Passenger space is also something that the Avenger offers plenty of, with one of the roomiest back seats in this class with more rear headroom and legroom than the 2009 Nissan Altima. From the outside, we would have thought the Avenger's raised haunches would make for a large dark spot for the rear passengers, but other than an unattractive patch of black plastic, the back seat is just as comfortable as the front seats. The additional room given to the rear passengers apparently came at the expense of cargo volume as the Avenger only holds 13.4 cubic feet of cargo in the trunk (less than the compact Chevrolet Cobalt's trunk space of 13.9 cu. ft.).
2009 Dodge Avenger SXT Performance & Handling
Our test vehicle was equipped with Chrysler's 2.7-liter V-6 engine as a $1,300 option, which turns out to be a rather odd engine option. While this engine's 186 horsepower and 192 lb-ft of torque are only slightly better than the 2.4-liter inline-4 that is standard on the Avenger, the main draw for the middle V-6 option is the fact that it is E85 compatible. It must have been hard for customers to rationalize the extra $1,300 to get E85 and lower fuel economy, because this engine choice is being dropped for 2010. The only transmission available on the Avenger SXT is the four-speed automatic that felt clumsy at times with a shift quality that was somewhere in between a hard, sport-tuned shift and a lazy, fuel economy-minded shift. Despite giving up 49 horsepower and 40 lb-ft of torque to the larger V-6, the 2.7-liter actually gets worse highway fuel economy with EPA estimates of 18 miles per gallon in the city and 25 mpg on the highway (compared to 16 mpg city/26 mpg highway) - if E85 is used, fuel economy drops to 13 mpg city and 20 mpg highway.
The extra power from the V-6 is good enough though to give the car smoother and quieter acceleration compared to the inline-4, but under heavy acceleration (say merging with interstate traffic) the V-6 is a bit on the loud side. Once up to speed, though, we found another gem in this Avenger SXT as it exhibited a surprisingly smooth ride especially when compared to comparably sized competitors like the Altima and the Saturn Aura. Under heavy acceleration, the Avenger does not suffer from dreaded torque steer that some of its front-wheel drive competitors suffer from. Speaking of front-wheel drive, Chrysler no longer offers the Avenger in all-wheel drive format, meaning that Avenger is losing perhaps one of its best drivetrain advantages. Base Avenger SXT models come standard with drum brakes, but our test model was equipped with four-wheel disc brakes. Like the 2.7-liter V-6 and all-wheel drive, the 2010 Avenger will no longer offer rear drum brakes.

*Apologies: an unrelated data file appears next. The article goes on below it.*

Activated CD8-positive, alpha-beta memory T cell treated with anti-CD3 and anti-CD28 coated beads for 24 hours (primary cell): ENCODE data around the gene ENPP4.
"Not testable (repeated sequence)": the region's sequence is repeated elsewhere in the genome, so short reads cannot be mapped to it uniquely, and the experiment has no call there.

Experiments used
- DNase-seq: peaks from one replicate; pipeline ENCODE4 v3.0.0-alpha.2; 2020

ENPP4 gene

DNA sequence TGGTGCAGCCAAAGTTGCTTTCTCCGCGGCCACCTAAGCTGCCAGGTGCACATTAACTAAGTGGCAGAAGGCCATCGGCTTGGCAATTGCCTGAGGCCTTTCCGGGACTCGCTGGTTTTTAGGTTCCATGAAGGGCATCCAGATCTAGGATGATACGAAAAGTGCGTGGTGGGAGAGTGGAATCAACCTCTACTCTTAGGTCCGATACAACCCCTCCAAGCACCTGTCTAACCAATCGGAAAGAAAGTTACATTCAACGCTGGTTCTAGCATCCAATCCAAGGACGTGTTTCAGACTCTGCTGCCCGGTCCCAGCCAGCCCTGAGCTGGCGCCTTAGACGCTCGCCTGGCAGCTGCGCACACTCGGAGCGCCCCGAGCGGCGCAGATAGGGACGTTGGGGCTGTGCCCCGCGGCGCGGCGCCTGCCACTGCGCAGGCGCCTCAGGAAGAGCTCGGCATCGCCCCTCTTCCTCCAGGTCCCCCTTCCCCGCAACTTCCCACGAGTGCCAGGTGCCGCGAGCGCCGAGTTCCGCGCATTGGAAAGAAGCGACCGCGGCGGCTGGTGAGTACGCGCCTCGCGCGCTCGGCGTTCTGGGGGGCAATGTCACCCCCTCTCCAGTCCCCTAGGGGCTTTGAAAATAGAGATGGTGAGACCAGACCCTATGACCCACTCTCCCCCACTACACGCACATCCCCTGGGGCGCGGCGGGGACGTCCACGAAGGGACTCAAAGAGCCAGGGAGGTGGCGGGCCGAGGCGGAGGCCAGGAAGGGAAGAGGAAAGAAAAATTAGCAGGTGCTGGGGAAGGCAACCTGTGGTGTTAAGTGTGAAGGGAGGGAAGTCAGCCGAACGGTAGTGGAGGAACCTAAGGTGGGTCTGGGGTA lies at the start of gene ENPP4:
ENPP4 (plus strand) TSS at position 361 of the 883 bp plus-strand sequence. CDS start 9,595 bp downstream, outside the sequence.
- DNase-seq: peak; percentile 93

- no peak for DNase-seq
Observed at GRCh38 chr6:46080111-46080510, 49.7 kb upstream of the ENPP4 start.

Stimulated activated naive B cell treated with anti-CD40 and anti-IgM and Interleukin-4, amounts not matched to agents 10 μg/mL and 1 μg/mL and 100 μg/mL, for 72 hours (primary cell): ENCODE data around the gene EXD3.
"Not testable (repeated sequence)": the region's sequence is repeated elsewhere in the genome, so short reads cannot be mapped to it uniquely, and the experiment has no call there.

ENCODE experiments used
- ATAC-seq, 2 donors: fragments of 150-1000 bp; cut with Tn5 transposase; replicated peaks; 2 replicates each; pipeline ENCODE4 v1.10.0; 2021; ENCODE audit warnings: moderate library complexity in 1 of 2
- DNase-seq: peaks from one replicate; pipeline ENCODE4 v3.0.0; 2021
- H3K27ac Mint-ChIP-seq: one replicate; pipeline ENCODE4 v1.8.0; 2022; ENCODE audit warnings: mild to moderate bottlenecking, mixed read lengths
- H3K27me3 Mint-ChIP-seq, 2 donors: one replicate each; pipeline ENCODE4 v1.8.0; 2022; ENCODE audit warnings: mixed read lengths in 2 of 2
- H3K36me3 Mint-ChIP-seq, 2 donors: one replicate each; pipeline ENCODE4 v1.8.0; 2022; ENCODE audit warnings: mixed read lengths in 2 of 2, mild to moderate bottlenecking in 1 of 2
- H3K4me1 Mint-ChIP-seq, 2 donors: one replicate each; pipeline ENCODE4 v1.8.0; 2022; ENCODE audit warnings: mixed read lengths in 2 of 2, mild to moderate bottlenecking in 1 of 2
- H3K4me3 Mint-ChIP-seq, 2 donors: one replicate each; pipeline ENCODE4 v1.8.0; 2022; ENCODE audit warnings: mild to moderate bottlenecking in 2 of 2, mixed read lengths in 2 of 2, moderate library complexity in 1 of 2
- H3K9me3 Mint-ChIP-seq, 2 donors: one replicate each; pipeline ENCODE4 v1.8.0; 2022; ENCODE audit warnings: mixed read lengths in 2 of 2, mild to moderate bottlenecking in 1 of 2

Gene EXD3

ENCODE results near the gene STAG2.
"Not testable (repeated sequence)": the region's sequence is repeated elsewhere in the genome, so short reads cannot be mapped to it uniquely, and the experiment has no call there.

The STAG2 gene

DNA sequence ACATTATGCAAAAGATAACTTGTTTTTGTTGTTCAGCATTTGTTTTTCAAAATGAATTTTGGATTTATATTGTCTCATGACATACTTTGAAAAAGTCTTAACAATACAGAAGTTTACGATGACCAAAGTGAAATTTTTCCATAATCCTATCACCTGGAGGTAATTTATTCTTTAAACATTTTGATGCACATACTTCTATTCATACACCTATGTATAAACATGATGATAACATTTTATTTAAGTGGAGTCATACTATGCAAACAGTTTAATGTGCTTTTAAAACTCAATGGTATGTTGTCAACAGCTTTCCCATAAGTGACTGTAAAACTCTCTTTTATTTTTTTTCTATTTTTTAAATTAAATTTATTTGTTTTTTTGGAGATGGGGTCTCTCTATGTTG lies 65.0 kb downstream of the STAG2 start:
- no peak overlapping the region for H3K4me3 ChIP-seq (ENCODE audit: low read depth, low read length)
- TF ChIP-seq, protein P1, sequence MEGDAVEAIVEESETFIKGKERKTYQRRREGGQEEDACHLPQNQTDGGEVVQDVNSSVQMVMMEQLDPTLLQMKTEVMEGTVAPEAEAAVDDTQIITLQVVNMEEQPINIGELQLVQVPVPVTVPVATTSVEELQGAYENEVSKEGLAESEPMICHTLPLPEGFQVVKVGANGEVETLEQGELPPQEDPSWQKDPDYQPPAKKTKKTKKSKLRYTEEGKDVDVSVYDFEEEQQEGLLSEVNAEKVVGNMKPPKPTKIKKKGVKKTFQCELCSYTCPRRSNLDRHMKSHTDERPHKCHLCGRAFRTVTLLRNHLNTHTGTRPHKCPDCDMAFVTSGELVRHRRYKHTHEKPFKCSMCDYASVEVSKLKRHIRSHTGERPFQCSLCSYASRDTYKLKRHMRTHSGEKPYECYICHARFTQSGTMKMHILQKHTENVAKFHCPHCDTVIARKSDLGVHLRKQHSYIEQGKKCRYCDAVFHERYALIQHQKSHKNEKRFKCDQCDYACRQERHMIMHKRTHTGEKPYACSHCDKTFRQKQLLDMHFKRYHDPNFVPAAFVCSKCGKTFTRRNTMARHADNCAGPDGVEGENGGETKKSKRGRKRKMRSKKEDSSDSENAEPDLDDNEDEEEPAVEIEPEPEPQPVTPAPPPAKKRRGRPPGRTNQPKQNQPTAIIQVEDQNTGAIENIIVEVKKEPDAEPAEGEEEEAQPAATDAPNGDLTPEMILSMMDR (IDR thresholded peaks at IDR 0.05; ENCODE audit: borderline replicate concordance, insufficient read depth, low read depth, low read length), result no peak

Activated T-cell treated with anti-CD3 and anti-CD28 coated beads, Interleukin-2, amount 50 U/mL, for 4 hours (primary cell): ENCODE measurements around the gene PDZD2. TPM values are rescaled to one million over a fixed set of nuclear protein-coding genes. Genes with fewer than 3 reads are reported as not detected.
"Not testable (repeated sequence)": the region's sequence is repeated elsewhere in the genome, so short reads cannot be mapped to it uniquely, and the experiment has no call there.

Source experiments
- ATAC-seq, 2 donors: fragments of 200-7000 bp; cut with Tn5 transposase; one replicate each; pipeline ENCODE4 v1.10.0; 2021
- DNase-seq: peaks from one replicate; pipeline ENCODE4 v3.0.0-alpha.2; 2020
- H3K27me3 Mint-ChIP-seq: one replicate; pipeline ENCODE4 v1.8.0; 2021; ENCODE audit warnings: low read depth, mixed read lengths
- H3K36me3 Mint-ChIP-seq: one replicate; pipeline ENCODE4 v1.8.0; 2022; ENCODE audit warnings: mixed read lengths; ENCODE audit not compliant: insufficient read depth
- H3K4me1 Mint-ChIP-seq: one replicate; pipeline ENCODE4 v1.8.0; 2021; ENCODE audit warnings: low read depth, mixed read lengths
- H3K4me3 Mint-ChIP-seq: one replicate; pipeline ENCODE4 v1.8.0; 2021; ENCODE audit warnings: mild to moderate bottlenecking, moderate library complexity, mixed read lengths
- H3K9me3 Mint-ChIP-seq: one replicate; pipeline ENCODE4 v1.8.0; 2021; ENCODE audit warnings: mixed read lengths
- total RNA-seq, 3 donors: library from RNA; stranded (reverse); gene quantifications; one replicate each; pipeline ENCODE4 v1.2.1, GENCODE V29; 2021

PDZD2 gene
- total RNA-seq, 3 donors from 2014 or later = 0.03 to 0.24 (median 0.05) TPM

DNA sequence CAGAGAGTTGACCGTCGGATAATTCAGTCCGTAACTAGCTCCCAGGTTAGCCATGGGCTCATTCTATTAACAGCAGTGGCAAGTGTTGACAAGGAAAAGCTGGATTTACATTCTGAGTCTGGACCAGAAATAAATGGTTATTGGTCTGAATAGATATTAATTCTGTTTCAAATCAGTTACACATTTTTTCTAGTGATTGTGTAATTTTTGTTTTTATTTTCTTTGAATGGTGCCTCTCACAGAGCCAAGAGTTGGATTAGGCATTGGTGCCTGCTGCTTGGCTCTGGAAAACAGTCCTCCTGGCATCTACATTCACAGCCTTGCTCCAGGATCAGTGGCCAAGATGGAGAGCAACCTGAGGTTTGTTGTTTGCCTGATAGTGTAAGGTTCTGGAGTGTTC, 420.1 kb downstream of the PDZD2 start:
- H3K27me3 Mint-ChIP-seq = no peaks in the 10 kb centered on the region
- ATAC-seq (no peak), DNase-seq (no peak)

2009 Dodge Avenger SXT Safety
Like its interior, the Avenger on the cusp of greatness, but it's the small details that are glaring. While most of its competitors are getting quadruple five-star ratings from the National Highway Traffic Safety Administration (NHTSA), the Avenger not only gets a four-star side-impact rating for the rear seat occupant, but adds a safety concern for the front. As it turns out, the concern is that the front door becomes unlatched during the crash test, and since the 2010 Avenger has yet to be tested, there is no indication that this concern has been fixed. As for the crash rating from the Insurance Institute for Highway Safety (IIHS), the only factor that prevented the 2009 Avenger from being an IIHS Top Safety Pick in 2009 was the Average rear-impact rating. This has been corrected for 2010, with all models getting standard active head restraints, and as such the 2010 Avenger has been named an IIHS Top Safety Pick. Standard safety equipment for the 2009 Dodge Avenger includes six airbags, antilock brakes (ABS) and a tire pressure warning light. Chrysler's electronic stability program with traction control is an option on all 2009 Avengers, and it was equipped on our test model, bumping the price up by $425.
When it comes to styling and cabin tech, the 2009 Dodge Avenger is probably one of the top vehicles among midsize sedans. Even the inside of the Avenger features a nice, spacious layout with an abundance of optional high-tech goodies, but the poor choice of interior materials throughout the cabin could end up spoiling what would otherwise be a great family sedan.